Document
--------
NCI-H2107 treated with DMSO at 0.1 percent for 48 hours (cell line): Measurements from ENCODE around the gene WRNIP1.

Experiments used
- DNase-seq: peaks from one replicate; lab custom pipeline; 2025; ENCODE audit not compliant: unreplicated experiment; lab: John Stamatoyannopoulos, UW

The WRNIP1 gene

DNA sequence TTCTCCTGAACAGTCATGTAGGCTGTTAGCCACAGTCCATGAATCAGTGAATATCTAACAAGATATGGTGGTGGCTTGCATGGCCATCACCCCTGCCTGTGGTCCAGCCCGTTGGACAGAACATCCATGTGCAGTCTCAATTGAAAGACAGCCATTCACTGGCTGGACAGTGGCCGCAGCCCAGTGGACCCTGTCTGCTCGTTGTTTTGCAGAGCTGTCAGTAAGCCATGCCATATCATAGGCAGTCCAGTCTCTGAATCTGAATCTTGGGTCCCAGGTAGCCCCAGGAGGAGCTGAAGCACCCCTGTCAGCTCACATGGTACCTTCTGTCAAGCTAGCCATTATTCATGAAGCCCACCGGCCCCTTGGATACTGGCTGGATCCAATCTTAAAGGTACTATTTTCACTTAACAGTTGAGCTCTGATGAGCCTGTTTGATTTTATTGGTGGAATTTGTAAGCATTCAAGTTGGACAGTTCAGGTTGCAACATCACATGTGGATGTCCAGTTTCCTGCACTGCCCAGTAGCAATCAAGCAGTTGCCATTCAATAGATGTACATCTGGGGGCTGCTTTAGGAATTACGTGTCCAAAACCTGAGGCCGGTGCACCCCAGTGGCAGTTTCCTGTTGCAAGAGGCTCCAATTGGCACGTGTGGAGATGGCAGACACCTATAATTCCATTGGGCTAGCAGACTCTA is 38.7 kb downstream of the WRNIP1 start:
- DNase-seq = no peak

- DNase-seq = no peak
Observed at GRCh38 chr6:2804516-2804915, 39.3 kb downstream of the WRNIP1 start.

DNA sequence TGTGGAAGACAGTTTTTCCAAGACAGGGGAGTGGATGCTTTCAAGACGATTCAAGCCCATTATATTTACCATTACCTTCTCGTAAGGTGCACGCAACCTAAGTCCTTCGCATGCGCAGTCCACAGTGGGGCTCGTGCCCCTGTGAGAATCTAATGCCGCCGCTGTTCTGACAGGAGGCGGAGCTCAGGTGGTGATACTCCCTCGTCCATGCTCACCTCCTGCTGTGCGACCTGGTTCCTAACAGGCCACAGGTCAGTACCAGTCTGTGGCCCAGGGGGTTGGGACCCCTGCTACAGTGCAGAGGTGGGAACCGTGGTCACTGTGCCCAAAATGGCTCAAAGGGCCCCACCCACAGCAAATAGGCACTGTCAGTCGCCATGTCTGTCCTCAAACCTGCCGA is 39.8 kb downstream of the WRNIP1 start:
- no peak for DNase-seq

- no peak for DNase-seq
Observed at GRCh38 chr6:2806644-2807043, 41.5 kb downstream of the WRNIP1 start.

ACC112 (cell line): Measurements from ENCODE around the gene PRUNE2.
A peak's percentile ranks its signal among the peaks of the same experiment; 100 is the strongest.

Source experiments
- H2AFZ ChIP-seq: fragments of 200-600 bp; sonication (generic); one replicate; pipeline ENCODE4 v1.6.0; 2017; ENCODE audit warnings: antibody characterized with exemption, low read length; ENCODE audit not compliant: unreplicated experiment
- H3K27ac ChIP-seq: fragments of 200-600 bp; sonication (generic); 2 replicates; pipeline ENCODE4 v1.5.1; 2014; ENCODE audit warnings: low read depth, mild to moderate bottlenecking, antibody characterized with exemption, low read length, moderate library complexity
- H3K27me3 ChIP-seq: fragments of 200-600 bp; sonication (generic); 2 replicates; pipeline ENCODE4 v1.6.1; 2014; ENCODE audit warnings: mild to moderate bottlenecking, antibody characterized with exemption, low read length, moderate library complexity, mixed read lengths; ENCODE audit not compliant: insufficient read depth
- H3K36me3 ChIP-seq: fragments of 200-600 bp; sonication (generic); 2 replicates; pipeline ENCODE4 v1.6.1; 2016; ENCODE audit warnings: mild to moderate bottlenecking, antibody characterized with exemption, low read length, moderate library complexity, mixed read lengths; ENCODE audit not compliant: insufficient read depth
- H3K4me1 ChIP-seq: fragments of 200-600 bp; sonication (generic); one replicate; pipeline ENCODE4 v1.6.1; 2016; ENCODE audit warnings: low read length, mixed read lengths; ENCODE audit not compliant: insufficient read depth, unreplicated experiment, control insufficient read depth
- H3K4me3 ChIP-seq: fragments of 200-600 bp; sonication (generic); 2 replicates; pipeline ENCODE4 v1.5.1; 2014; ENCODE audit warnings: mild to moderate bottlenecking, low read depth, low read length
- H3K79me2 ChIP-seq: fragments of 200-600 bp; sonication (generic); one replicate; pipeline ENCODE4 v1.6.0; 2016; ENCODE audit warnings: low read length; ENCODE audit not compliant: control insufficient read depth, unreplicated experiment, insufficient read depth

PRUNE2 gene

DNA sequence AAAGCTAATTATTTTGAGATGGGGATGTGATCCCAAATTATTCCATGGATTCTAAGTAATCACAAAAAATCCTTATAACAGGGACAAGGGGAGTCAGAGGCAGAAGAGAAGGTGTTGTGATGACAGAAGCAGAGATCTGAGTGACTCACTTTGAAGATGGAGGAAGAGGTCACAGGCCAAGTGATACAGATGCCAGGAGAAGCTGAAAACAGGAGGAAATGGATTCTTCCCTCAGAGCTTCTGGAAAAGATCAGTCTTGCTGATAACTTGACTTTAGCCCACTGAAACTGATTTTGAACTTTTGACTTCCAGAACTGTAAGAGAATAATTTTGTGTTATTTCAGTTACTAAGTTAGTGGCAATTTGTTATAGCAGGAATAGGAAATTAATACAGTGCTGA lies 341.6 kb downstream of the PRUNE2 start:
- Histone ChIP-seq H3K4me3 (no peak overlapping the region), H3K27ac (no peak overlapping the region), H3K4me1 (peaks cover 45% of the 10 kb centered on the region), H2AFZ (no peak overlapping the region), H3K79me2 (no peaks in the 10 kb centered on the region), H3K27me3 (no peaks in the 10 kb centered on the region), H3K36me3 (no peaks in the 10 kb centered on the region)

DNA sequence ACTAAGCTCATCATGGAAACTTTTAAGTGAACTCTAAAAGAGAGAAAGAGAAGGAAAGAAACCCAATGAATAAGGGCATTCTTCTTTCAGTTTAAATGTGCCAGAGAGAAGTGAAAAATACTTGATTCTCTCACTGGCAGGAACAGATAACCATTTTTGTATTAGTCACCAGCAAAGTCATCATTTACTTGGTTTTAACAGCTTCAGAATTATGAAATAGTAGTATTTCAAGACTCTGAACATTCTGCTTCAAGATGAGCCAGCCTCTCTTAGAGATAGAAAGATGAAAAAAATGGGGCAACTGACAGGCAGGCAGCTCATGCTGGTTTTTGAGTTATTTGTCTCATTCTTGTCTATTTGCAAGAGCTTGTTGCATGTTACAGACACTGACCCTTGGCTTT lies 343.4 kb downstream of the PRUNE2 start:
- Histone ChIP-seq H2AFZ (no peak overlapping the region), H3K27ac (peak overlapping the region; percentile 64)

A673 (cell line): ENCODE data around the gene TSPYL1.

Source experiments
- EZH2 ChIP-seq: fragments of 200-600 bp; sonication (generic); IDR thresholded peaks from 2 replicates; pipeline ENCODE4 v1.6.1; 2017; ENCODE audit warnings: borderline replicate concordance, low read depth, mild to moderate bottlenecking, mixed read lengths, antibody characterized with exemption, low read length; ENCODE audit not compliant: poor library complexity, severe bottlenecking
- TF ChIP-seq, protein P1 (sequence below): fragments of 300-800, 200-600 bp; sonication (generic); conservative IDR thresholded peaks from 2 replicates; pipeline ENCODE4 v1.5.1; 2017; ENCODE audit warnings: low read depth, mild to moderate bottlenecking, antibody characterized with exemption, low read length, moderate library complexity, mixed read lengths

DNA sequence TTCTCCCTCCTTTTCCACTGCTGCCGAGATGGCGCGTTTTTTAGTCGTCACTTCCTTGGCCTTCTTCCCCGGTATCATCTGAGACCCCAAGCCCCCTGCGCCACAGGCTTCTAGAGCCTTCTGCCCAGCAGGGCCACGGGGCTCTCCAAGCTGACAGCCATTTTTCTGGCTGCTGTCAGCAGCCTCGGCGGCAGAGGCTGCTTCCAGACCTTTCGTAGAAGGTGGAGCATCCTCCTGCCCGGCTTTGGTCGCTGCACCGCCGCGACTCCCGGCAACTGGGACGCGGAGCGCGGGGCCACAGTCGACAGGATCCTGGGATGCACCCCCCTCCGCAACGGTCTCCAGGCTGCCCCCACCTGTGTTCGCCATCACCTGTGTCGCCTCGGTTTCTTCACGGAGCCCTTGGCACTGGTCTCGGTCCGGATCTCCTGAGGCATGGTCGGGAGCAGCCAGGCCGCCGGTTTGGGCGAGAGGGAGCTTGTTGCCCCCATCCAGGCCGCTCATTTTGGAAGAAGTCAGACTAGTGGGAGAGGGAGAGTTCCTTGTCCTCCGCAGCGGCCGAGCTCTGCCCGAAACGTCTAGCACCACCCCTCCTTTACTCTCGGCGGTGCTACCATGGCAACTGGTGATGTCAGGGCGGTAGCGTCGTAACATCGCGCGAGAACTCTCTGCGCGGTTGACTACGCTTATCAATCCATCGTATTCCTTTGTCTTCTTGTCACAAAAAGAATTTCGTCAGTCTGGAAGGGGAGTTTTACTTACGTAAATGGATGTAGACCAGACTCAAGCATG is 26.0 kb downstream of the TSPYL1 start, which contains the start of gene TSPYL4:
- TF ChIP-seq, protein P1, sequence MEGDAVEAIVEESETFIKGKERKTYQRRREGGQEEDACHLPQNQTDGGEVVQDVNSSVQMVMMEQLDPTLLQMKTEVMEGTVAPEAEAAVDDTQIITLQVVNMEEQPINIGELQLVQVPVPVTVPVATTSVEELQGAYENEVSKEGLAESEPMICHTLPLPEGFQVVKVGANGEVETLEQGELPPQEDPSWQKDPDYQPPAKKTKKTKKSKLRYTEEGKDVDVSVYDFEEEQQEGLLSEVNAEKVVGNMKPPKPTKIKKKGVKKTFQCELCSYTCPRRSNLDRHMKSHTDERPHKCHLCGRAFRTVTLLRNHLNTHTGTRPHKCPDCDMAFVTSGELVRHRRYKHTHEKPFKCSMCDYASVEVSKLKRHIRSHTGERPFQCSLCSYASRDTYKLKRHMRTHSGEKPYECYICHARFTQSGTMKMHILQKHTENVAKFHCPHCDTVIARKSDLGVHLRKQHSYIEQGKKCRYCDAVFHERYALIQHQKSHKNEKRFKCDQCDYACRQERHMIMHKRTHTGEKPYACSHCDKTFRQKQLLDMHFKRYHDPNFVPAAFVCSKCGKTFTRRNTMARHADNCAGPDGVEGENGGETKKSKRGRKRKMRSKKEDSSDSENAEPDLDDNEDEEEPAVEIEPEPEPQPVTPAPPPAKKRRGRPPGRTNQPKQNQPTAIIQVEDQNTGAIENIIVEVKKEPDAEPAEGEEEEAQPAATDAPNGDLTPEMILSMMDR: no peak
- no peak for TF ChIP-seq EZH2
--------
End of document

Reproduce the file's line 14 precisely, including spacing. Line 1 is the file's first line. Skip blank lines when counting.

A peak's percentile ranks its signal among the peaks of the same experiment; 100 is the strongest.